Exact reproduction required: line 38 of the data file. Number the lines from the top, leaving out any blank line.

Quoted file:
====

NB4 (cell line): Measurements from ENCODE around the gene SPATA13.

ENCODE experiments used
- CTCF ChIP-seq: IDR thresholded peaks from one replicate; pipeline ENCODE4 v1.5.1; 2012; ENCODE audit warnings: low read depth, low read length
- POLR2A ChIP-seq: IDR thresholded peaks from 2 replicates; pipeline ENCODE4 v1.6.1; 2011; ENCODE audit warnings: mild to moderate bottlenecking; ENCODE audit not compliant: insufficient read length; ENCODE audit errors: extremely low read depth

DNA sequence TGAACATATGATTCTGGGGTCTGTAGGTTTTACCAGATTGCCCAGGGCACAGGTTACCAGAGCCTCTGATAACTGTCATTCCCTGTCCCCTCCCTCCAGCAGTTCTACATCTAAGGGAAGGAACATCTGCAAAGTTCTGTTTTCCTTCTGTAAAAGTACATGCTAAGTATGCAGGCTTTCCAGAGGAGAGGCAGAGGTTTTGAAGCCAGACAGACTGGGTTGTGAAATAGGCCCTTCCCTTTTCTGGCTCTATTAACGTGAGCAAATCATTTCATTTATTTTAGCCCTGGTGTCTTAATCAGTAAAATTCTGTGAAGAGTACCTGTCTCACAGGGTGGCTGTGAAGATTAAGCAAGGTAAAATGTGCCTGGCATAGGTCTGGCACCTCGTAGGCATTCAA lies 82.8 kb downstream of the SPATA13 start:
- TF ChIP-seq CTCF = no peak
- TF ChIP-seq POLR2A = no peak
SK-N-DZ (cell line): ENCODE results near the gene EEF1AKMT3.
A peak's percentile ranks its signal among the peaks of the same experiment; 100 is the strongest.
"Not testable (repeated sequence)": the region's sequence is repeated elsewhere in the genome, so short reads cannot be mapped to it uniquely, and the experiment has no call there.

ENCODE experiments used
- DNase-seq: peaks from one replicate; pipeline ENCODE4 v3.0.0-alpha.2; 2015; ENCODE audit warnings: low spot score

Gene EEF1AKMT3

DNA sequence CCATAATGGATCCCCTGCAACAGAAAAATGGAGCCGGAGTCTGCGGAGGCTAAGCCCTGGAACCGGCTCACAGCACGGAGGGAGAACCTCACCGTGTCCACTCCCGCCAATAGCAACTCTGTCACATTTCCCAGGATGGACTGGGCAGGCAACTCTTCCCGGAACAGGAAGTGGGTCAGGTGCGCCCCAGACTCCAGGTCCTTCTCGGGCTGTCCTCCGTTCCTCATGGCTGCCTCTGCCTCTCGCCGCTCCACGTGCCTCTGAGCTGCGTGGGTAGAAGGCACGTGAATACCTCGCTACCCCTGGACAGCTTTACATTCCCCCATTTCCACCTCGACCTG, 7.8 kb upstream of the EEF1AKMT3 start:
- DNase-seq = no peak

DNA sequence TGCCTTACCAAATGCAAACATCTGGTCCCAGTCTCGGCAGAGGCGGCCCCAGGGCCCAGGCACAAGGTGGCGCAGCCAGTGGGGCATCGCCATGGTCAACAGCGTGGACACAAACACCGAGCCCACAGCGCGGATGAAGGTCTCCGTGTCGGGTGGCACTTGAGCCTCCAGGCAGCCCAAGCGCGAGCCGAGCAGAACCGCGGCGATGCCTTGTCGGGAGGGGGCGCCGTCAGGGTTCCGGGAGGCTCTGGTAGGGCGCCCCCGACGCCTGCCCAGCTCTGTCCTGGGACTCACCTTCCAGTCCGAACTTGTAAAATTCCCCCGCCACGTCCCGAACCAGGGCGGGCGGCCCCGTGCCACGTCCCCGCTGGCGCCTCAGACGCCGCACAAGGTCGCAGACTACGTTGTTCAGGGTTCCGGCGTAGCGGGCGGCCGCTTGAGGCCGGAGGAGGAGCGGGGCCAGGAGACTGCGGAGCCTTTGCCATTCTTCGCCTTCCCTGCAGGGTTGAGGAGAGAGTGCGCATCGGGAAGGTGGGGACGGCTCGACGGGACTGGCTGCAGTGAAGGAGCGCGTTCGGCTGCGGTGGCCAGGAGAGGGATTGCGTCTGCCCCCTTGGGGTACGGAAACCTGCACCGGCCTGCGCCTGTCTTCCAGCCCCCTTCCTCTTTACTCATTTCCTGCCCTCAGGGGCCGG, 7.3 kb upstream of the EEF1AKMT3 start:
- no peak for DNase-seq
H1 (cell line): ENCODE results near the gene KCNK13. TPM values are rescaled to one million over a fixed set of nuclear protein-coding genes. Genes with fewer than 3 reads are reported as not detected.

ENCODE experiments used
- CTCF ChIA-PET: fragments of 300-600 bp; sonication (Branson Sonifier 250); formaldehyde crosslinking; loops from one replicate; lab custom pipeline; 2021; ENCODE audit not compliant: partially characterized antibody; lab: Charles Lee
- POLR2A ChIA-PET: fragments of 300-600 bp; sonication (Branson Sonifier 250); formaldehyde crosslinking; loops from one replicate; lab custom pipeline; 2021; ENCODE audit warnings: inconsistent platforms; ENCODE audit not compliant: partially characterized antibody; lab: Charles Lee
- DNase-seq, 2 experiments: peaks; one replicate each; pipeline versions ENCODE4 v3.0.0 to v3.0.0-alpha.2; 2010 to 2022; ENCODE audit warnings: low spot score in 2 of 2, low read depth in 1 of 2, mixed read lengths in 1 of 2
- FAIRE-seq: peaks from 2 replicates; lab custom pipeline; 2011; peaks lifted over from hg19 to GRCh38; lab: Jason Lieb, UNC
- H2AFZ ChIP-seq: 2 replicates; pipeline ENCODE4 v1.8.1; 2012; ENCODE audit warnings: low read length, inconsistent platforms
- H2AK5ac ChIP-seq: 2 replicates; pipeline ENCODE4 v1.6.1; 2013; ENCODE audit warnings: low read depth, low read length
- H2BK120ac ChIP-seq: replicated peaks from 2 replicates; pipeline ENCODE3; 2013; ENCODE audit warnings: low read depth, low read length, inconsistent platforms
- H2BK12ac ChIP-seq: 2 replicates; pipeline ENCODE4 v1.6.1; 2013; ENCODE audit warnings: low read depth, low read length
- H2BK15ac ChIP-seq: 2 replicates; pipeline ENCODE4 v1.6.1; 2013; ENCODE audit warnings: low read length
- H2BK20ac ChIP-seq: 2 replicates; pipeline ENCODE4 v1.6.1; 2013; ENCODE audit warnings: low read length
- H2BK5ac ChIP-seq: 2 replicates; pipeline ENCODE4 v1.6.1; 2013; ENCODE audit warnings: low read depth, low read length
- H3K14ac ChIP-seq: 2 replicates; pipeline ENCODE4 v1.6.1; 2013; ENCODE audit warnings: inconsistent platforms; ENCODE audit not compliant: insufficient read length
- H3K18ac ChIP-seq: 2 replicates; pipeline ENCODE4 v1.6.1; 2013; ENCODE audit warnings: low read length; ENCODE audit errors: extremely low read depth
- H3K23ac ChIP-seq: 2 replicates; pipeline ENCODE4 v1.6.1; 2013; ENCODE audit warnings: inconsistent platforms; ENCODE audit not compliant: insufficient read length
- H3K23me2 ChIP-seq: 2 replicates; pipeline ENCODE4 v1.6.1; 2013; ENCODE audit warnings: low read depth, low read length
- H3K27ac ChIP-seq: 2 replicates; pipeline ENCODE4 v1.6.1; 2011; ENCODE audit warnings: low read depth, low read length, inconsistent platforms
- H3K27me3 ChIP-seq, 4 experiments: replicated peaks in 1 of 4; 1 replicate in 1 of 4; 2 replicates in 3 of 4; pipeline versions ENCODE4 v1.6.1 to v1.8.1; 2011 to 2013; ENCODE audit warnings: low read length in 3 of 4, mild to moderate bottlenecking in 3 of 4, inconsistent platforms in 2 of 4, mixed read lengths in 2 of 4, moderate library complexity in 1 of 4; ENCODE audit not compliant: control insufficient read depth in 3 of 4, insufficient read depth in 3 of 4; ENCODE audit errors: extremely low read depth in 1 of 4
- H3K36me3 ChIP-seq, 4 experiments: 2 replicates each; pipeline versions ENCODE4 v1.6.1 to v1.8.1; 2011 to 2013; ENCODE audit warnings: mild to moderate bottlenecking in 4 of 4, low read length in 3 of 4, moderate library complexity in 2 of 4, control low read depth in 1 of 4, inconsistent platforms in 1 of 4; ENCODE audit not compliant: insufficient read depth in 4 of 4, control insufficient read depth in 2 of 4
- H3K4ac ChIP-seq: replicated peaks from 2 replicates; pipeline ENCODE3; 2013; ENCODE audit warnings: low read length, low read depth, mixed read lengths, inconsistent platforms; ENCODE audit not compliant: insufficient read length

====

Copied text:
- H3K4ac ChIP-seq: replicated peaks from 2 replicates; pipeline ENCODE3; 2013; ENCODE audit warnings: low read length, low read depth, mixed read lengths, inconsistent platforms; ENCODE audit not compliant: insufficient read length